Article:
Several difficulties are encountered in the production of conventional whisker reinforced composites. Externally produced whiskers are inevitably exposed to a certain amount of surface contamination during the whisker formation process and/or during subsequent handling steps. The surface contaminants, such as oxides, result in a deleterious layer or coating at the whisker-to-metal interface in the composite. Such layers inhibit interfacial bonding between the whiskers and the metal matrix, adversely effecting ductility of the composite. The weakened interfacial contact may also result in reduced strength, loss of elongation, and facilitated crack propagation. Additionally, the presence of surface contamination may inhibit wetting of the whiskers by molten matrix metal, rendering preparation of the composite difficult if not impossible. Consequently, many conventional whisker reinforced composites are not capable of being remelted, due to the tendency of the non-wetted whiskers to segregate from the molten matrix metal. Further, externally produced whiskers tend to agglomerate during powder blending steps, resulting in a non-uniform distribution of whiskers throughout the metal matrix. Also, at moderately high operating temperatures, conventional whiskers often deteriorate and/or react with the matrix metal. Another disadvantage is that refractory whisker materials have limited commercial availability, with associated high costs. In addition, handling of conventional whiskers in the 0.05 to 3.0 micron size range may potentially present hazards due to the pyrophoric nature as well as health hazards associated with the inhalation of very fine particles.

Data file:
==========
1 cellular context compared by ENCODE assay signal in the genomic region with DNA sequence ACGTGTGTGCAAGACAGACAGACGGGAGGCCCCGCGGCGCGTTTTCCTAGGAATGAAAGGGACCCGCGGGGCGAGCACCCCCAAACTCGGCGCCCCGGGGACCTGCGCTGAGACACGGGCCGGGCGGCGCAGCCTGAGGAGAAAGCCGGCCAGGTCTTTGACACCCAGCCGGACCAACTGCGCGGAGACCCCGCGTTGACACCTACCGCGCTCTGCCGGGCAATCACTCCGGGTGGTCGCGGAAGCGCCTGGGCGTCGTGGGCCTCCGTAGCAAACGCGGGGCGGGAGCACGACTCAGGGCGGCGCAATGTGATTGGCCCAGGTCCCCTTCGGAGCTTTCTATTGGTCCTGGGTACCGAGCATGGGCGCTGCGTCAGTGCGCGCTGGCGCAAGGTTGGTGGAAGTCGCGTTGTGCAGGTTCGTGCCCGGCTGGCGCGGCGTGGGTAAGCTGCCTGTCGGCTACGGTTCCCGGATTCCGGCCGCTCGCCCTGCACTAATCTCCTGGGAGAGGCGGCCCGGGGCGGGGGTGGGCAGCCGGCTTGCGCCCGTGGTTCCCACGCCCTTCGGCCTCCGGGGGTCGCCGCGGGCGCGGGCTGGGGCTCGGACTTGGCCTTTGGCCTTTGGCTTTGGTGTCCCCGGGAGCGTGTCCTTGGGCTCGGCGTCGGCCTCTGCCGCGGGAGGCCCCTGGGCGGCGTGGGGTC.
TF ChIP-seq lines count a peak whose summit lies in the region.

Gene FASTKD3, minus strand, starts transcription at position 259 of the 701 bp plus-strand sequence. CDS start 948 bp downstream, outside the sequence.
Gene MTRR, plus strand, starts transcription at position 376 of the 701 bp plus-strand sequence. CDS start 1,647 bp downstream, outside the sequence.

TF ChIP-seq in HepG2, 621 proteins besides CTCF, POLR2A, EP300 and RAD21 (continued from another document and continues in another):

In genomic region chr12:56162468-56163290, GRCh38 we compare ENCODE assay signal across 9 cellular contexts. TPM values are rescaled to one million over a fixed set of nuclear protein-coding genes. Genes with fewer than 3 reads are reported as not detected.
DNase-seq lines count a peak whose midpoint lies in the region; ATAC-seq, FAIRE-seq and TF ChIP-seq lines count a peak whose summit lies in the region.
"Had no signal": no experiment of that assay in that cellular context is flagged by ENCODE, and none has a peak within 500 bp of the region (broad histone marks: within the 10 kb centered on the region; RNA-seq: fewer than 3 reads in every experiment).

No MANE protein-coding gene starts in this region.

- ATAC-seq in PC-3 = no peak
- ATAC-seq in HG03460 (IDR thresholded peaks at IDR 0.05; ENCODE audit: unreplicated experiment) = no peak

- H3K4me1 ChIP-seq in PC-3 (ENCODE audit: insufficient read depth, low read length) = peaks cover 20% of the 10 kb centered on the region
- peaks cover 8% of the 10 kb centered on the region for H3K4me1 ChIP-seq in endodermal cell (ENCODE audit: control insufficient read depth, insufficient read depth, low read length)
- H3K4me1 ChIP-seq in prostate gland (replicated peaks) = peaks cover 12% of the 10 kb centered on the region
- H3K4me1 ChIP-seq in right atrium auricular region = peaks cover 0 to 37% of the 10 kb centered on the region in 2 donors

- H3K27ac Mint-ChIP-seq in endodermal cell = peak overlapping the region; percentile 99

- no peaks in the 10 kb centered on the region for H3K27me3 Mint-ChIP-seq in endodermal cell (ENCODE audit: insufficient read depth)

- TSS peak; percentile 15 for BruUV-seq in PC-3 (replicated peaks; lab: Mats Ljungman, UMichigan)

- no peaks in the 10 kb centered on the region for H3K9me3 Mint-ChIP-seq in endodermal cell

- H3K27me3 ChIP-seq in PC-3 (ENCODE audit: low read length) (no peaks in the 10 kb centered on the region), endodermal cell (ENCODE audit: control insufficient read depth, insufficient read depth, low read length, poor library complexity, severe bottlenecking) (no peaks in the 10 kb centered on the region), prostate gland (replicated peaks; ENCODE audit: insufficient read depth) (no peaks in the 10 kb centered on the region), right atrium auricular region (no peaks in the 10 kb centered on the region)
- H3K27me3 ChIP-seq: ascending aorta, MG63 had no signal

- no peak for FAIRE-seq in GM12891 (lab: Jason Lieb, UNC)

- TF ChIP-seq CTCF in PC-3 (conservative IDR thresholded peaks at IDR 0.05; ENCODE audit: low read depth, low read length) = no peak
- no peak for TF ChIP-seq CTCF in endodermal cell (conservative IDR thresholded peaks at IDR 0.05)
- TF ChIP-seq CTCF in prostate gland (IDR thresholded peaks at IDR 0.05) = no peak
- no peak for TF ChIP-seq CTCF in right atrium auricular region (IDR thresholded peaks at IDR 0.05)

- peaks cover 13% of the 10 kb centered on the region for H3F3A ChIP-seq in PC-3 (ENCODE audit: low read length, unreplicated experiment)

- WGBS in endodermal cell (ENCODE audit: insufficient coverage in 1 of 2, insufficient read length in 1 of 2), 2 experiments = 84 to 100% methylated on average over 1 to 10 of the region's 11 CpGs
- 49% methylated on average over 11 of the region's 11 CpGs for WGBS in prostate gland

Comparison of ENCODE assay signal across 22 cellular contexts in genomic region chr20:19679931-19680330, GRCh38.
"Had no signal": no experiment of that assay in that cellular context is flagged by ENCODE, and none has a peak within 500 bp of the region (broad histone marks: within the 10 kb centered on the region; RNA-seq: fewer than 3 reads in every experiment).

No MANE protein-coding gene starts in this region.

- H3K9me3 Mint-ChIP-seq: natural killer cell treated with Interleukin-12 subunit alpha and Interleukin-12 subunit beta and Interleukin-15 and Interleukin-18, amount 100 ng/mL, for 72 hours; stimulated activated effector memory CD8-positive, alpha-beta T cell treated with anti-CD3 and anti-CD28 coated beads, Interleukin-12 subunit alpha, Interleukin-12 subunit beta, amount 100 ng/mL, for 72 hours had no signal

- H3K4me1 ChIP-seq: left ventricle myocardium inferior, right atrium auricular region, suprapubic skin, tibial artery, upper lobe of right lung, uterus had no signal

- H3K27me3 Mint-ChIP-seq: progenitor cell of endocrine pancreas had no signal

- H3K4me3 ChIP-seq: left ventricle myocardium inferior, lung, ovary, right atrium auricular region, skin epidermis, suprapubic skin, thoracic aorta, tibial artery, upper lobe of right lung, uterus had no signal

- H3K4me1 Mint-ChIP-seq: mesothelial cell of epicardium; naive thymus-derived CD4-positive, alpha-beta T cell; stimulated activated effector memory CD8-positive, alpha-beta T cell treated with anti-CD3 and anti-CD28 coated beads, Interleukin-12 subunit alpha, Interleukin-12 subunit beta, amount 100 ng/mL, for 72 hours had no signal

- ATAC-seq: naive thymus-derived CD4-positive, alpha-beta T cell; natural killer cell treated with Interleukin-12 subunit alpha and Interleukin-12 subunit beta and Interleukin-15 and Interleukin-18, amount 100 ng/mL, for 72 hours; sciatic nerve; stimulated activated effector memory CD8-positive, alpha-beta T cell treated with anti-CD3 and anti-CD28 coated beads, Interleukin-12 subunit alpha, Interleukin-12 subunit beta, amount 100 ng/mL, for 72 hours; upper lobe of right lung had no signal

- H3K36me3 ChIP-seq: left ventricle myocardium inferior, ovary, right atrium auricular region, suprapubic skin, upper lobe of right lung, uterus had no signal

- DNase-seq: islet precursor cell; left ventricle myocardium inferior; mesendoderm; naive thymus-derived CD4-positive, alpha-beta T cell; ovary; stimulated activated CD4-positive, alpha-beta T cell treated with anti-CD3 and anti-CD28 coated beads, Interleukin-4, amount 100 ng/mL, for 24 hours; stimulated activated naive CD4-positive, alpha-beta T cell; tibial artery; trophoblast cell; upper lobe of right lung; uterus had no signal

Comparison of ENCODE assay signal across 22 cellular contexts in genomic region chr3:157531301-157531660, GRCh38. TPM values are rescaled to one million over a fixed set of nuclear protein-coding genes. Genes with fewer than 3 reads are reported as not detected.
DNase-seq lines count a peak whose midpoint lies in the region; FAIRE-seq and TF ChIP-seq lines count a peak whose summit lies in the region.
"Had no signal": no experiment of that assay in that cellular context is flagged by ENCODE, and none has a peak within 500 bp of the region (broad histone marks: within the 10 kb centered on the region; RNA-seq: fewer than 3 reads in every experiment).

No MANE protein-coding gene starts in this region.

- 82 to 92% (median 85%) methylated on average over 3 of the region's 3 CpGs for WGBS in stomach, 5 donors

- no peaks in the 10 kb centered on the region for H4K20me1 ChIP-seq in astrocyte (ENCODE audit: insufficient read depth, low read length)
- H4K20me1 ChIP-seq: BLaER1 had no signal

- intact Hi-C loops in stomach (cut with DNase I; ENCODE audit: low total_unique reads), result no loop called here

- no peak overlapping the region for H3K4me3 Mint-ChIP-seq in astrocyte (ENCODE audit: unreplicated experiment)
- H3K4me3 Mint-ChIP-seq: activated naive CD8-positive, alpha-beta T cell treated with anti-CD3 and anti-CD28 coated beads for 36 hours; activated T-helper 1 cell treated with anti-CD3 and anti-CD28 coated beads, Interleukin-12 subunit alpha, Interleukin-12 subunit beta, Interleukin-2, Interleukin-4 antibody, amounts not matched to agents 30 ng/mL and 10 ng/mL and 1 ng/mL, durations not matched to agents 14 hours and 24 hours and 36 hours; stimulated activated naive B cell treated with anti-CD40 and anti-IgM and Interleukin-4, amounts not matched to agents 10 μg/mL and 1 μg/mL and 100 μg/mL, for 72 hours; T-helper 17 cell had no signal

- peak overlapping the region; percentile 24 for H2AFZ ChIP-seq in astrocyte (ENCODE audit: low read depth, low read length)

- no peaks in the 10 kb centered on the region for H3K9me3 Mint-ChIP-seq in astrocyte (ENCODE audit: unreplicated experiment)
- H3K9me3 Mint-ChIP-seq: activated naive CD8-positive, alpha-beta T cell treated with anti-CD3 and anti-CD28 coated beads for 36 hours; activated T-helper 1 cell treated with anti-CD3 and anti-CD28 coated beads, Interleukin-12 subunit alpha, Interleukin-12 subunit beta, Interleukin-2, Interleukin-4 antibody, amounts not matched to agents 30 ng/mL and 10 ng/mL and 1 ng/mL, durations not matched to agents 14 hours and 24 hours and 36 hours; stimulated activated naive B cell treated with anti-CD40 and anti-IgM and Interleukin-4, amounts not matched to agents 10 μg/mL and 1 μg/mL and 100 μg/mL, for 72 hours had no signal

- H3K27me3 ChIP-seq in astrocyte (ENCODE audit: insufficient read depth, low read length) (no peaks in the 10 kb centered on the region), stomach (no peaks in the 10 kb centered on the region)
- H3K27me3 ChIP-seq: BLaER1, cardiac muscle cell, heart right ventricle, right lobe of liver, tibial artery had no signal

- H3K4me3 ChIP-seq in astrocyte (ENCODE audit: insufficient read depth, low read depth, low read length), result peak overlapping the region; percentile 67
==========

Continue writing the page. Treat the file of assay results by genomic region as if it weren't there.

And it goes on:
Molten metal infiltration of a continuous skeleton of second phase material has also been used to produce whisker reinforced composites. In this technique, preformed whisker material, such as silicon carbide, is pressed to form a compact, and liquid metal, such as aluminum, is forced into the packed bed to fill the intersticies. In the production of SiC/Al by this method, elaborate particle coating techniques have been developed to protect the SiC whiskers from the molten aluminum during infiltration and to improve bonding between the SiC and aluminum. Such a technique is illustrated in U.S. Pat. No. 4,444,603 to Yamatsuta et al, hereby incorporated by reference. In addition to the disadvantages associated with externally produced whiskers noted above, molten metal infiltration techniques further necessitate molten metal handling and the use of high pressure equipment.